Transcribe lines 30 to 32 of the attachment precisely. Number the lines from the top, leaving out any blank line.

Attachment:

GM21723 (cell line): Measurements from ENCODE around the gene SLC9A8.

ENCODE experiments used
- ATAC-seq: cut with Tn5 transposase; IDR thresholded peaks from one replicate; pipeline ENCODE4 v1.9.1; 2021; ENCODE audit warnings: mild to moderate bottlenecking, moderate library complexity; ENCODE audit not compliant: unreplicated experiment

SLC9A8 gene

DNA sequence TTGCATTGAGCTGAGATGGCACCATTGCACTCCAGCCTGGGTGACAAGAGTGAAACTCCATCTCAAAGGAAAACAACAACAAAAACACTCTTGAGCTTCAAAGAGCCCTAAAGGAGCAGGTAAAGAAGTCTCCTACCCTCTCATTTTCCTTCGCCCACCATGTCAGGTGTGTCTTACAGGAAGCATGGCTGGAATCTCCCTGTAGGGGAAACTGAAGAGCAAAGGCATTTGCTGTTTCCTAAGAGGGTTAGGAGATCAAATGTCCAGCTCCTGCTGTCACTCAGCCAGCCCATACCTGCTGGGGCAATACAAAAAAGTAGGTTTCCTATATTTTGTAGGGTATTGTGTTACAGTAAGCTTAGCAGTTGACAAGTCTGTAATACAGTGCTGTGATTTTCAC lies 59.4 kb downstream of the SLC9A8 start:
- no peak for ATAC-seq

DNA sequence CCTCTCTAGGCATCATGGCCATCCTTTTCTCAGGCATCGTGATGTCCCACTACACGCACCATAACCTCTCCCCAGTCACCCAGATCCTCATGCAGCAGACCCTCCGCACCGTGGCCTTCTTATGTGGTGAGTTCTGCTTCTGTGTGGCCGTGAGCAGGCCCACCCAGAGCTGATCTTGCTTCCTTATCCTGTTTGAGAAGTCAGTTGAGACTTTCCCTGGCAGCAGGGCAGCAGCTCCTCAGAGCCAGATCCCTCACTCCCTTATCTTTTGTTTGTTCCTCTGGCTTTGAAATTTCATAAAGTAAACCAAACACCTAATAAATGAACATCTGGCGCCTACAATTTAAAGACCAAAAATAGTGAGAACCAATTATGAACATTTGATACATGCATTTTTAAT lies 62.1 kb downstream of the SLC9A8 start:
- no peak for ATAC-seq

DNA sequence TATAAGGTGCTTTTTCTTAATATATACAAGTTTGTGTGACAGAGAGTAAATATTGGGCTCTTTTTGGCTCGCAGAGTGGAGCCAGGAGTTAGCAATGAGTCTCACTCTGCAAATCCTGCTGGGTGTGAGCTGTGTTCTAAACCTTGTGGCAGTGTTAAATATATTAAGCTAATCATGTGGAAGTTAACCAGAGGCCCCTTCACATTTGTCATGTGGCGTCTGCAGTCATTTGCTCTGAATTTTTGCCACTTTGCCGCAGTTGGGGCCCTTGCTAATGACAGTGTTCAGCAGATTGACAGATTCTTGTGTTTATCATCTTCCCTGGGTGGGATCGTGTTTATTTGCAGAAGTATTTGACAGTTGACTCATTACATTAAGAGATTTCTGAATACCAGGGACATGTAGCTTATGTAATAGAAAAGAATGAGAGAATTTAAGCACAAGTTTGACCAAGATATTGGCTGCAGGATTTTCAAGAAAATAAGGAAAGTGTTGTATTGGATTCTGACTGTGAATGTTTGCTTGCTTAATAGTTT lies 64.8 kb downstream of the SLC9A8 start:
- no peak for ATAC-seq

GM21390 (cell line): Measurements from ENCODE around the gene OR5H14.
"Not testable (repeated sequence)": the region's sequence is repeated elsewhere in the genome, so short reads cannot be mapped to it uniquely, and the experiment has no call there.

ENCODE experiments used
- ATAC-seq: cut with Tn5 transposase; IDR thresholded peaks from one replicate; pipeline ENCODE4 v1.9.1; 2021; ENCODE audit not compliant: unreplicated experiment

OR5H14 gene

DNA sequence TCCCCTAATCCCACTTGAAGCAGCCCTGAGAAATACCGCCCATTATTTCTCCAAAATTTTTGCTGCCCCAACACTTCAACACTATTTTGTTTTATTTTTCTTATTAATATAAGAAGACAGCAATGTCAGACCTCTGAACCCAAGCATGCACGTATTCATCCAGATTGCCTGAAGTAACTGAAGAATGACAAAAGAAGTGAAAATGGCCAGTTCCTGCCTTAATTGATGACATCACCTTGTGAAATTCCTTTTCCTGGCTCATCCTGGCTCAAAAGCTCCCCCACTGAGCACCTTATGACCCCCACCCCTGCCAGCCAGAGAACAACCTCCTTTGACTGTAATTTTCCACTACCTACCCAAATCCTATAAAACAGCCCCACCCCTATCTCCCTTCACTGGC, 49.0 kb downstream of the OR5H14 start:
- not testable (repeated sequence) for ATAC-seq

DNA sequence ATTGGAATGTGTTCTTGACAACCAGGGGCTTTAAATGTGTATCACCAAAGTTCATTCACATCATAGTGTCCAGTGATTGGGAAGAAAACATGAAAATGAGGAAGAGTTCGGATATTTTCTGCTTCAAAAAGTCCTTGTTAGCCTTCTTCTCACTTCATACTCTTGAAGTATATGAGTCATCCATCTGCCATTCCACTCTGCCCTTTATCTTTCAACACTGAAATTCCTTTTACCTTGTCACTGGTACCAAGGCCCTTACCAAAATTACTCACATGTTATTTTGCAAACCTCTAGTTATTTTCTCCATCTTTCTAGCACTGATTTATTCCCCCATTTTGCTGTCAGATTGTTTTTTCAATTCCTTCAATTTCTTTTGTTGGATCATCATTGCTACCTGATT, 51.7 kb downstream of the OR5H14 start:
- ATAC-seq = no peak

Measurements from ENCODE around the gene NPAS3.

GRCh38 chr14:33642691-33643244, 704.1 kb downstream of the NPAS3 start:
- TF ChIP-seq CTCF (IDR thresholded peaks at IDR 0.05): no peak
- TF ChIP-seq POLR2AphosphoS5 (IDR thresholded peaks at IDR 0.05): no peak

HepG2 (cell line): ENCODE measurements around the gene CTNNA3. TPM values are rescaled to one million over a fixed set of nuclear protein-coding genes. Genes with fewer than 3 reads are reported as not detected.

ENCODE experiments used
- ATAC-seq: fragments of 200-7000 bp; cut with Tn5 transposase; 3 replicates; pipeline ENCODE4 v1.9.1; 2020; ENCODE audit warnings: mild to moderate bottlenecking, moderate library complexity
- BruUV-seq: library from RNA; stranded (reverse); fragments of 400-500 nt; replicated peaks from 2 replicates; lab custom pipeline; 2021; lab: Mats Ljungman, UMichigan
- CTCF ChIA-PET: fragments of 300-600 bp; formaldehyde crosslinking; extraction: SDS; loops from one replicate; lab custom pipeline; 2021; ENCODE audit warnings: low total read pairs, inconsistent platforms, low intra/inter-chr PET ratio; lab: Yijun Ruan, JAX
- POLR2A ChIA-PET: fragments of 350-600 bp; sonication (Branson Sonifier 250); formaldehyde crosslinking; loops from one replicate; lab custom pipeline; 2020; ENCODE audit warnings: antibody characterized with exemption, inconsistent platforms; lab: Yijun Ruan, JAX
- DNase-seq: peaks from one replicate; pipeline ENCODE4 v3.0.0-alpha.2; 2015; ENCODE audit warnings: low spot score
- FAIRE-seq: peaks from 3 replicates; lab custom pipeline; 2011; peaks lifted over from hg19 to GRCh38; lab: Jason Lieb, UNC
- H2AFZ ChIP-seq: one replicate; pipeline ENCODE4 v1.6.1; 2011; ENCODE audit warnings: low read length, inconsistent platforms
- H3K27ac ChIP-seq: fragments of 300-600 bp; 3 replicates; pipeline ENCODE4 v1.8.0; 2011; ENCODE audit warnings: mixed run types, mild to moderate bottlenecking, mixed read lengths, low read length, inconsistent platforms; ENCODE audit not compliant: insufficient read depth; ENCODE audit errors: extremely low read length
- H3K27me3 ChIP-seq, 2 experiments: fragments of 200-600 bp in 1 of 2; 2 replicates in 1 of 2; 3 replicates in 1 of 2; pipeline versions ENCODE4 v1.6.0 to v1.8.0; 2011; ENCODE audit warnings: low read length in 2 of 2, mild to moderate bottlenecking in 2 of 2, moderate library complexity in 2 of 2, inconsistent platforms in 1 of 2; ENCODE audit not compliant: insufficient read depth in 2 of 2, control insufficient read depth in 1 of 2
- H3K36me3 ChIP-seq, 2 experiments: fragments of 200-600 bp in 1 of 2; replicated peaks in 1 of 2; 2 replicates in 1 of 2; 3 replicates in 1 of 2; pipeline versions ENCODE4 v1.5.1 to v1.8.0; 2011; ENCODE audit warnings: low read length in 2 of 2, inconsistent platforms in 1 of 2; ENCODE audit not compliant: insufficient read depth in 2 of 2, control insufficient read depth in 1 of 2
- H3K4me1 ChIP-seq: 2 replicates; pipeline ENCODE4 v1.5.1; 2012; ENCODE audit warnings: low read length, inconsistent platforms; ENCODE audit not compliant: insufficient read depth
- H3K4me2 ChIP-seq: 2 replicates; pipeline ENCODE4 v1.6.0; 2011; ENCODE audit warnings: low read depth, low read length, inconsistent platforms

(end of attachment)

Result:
- DNase-seq: peaks from one replicate; pipeline ENCODE4 v3.0.0-alpha.2; 2015; ENCODE audit warnings: low spot score
- FAIRE-seq: peaks from 3 replicates; lab custom pipeline; 2011; peaks lifted over from hg19 to GRCh38; lab: Jason Lieb, UNC
- H2AFZ ChIP-seq: one replicate; pipeline ENCODE4 v1.6.1; 2011; ENCODE audit warnings: low read length, inconsistent platforms